Writing Lessons from Step Up 3D

This weekend while we were supposed to be ravaged by Hurricane Tropical Storm A Lot of Wind Irene, I spent more time hammering out my latest WIP. I got tired of watching bad 90s television for background noise and decided I would see what entertainment On Demand had for me.

Don't judge
The first two movies in the Step Up franchise are among my guilty pleasures: awesome dance sequences, decent enough plots, and predictable love stories totally rock my world*.

Step Up 3 (as my On Demand called it) is part of a series of loosely-linked movies. It's also one of the first dance films using 3D technology, the first (as far as I can tell) is StreetDance 3D, released a few months prior. Today I'll focus on both aspects and how this applies to writing.

Whose story you're telling might change. You start your current WIP talking about Hunky Henry and his love of metal sporks, but somewhere in your drafting process you find out that Ginormous Jennifer is involved with both the Italian and Russian mafias, so you chase that plot bunny instead. When this happens, it's important that you go back to the start of your novel and revise accordingly, because we probably won't care about Hunky Henry in the long run.
Example a la Step Up 3: The movie starts with us seeing Moose (a secondary character from Step Up 2) starting NYU as an electrical engineer major. Moose has promised his father to stop dancing hence the major choice. Then Moose meets Luke and Luke's dance crew. When this meeting occurs, the storyline shifts to something that is more interesting which is Luke and his crew's story. Throughout the movie we see Moose, but not enough to warrant him being one of the first characters we see in scene.

Consistency matters. Writing a novel takes a long time, a series even longer. No matter which way you roll, there are certain things you have to remember. Did your antagonist have two minions or three? Did your heroine fail that make-or-break math exam? These small details help enhance your story.

Example a la Step Up 3: Moose and Camille are best friends and have been for years. According to Wikipedia, Camille is the adoptive sister of the main character from the original movie. She was never at MSA and all subtext in the movie hints that Moose's family is relatively well off. What I want to know is how these two met and became best friends because I seriously doubt that they ever went to the same school.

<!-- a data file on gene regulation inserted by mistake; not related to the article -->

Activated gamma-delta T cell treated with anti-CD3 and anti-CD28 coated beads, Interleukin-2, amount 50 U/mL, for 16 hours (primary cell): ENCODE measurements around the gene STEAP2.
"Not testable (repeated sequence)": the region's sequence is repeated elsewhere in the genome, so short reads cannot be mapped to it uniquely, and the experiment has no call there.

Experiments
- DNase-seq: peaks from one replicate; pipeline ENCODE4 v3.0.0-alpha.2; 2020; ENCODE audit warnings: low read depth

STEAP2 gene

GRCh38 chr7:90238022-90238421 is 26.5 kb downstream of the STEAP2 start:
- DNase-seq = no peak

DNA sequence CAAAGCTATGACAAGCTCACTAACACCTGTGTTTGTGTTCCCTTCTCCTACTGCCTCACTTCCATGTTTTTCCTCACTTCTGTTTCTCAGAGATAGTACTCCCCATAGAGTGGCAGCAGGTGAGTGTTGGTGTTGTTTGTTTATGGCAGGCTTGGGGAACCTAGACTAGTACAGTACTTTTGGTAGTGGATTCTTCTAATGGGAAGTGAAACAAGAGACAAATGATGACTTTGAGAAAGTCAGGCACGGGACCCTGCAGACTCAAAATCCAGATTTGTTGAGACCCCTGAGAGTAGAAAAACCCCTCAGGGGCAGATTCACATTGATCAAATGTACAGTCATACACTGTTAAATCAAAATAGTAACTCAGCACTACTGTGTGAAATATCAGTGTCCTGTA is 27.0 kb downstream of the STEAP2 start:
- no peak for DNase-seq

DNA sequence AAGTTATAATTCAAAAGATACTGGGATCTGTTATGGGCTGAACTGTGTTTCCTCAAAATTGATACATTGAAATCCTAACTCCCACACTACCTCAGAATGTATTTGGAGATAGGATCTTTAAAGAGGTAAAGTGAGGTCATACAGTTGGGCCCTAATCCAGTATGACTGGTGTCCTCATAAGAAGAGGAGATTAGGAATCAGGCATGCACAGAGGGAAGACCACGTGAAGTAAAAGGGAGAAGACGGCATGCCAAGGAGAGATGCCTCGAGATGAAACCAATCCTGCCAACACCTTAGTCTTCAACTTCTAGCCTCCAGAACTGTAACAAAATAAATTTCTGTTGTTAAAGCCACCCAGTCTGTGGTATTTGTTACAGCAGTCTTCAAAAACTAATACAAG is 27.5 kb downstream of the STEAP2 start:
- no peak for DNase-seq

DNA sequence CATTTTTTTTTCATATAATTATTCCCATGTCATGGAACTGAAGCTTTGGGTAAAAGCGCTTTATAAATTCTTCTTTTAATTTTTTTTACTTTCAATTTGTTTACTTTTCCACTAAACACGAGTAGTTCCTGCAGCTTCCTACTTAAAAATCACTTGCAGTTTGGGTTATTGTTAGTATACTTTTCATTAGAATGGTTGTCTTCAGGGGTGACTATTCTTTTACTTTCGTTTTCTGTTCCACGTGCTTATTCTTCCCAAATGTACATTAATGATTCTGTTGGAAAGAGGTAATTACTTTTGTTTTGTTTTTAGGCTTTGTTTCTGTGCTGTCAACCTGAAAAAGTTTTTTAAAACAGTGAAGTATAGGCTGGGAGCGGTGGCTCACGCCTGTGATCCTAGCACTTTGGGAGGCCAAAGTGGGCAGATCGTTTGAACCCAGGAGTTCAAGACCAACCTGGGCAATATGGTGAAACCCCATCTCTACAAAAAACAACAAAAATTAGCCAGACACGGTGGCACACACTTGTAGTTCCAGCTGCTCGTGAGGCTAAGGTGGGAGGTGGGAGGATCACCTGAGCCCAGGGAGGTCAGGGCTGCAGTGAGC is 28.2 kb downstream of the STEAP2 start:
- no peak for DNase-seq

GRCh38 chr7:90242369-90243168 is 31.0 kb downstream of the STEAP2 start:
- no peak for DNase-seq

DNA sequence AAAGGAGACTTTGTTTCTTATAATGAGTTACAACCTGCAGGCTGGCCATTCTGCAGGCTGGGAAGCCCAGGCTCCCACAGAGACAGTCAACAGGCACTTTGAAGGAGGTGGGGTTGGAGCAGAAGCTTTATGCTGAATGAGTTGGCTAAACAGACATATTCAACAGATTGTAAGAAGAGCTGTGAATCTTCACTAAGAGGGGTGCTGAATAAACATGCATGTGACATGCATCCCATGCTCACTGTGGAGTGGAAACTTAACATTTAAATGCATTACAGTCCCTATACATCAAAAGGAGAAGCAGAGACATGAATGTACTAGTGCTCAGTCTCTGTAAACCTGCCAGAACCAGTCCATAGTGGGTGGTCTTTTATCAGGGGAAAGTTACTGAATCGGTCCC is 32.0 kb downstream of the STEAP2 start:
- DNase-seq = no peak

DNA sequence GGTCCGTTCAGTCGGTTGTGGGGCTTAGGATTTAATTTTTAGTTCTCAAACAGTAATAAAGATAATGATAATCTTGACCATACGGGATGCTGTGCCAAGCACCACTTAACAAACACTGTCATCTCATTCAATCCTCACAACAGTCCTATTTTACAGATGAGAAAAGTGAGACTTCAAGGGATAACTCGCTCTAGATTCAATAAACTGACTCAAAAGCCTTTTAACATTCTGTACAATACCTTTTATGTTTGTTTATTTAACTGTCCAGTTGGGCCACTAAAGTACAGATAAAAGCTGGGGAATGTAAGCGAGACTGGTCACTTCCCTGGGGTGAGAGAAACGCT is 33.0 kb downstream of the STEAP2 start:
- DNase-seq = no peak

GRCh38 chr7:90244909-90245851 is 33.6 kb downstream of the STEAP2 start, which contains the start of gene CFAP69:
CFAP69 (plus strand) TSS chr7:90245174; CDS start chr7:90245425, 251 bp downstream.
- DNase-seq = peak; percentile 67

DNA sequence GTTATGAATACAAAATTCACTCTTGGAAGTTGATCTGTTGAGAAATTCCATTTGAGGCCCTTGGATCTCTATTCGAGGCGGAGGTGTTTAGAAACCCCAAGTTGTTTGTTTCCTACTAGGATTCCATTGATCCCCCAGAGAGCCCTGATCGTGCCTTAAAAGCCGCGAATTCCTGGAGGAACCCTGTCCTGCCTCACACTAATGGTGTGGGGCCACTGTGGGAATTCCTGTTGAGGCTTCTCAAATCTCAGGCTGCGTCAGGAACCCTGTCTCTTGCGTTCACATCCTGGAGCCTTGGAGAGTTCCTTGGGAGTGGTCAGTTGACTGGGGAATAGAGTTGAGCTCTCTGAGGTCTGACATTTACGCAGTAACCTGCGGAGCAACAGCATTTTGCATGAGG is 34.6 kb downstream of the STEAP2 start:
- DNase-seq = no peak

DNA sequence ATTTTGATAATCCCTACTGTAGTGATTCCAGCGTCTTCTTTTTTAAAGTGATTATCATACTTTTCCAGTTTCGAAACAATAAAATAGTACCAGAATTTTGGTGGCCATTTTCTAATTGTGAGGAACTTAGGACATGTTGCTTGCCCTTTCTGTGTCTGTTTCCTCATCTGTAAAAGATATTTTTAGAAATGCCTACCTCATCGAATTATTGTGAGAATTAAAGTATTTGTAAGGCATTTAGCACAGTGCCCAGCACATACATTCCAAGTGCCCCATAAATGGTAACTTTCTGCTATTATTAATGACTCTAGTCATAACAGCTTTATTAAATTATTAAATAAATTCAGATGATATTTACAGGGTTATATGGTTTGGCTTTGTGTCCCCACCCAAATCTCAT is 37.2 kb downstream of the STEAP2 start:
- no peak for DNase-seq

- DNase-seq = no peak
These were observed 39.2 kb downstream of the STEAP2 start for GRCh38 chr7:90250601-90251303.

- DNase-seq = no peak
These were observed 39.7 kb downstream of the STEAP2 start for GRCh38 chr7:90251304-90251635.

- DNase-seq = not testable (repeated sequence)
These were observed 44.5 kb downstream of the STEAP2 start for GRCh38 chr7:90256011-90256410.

Write the story you want to write. You have a solid YA contemporary about a girl who lives on a llama farm. The llama farm is in danger of closing due to PETA hating on all things animal. The problem is these types of stories aren't hot right now so what if you make the story about a mergirl who is being raised by llama farmers? And that PETA threat is no longer about closing down the farm, but rescuing her?

Example a la Step Up 3: I watched the non-3D version of this movie, so all the effects that were created to see with the 3D glasses fell flat (literally). Every dance number had at least three moves where a member of the dance crew lunged head-on into the camera, designed to pop out at the viewer if they are wearing glasses. In non-3D land this detracted from the initial dance concept. It ruined the original vision.
Further Example a la Step Up 3: This is basically to support the above example. I present to you: THE TRAILER.

Have you learned any writing tips from movies lately? Is there a movie I should review? Do tell!

* Confession: if the movie involves dancing, I love it by default.
Last.fm hit of the day: Lord of Hate by Death Angel